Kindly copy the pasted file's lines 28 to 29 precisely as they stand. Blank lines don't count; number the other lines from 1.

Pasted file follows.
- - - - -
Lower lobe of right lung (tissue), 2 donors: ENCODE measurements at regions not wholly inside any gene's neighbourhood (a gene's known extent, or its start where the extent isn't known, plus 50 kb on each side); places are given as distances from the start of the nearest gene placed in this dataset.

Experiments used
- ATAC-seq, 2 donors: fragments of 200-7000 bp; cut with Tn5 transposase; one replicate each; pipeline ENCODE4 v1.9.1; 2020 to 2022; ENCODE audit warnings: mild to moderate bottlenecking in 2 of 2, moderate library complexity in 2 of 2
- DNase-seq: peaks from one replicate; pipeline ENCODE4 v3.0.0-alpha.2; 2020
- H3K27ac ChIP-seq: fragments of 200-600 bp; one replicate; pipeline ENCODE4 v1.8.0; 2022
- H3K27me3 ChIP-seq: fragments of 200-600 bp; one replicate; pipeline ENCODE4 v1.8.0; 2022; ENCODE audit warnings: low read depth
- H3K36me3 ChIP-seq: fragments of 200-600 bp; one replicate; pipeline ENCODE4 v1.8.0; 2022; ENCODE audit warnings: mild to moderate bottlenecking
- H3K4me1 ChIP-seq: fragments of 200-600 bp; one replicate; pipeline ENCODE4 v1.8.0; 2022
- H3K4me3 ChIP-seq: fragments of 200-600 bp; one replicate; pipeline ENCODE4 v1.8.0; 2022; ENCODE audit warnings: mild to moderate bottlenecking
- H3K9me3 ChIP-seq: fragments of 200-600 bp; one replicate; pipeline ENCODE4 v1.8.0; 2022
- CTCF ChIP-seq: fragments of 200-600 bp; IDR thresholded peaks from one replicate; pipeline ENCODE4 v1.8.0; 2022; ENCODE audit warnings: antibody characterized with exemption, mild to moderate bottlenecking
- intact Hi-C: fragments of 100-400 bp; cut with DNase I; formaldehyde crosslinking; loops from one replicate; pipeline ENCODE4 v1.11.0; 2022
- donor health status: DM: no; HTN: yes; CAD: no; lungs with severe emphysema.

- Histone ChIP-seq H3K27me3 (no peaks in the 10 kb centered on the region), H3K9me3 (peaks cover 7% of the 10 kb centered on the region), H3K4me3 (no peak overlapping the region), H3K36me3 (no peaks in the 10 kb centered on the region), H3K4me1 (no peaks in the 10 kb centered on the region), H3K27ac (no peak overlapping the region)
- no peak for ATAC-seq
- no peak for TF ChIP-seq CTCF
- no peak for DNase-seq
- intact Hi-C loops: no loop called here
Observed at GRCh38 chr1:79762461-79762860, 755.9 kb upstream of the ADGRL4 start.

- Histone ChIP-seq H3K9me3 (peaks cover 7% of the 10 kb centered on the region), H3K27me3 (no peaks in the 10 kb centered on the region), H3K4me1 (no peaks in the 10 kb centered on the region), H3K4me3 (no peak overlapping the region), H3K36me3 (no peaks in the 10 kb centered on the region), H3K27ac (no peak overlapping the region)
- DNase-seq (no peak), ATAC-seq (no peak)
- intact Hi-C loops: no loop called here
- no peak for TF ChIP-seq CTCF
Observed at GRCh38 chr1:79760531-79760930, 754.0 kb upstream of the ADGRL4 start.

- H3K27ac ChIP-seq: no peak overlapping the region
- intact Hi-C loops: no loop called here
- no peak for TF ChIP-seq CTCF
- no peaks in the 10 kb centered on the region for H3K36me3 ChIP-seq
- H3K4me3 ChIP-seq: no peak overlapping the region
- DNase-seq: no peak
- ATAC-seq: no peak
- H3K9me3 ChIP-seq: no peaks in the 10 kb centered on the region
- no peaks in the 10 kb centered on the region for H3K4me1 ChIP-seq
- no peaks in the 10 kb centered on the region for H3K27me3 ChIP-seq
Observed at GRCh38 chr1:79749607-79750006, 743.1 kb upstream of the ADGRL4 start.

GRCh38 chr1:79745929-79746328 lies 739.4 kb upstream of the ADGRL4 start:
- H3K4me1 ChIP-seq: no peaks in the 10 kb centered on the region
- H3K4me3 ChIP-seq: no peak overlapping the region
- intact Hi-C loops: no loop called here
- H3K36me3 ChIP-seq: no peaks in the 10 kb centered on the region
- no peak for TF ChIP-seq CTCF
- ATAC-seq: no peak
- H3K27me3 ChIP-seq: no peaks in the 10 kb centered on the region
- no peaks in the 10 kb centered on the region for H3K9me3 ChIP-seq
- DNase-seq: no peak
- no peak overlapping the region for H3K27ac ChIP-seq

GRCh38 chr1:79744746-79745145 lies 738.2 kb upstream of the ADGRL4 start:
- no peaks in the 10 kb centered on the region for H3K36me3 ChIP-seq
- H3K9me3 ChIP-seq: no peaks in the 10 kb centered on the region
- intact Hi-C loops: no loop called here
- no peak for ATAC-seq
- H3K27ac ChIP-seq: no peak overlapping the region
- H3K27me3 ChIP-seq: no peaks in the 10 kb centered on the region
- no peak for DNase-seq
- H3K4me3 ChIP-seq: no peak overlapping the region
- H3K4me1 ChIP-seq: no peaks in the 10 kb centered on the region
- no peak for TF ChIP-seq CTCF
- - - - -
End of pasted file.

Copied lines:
- no peaks in the 10 kb centered on the region for H3K36me3 ChIP-seq
- H3K4me3 ChIP-seq: no peak overlapping the region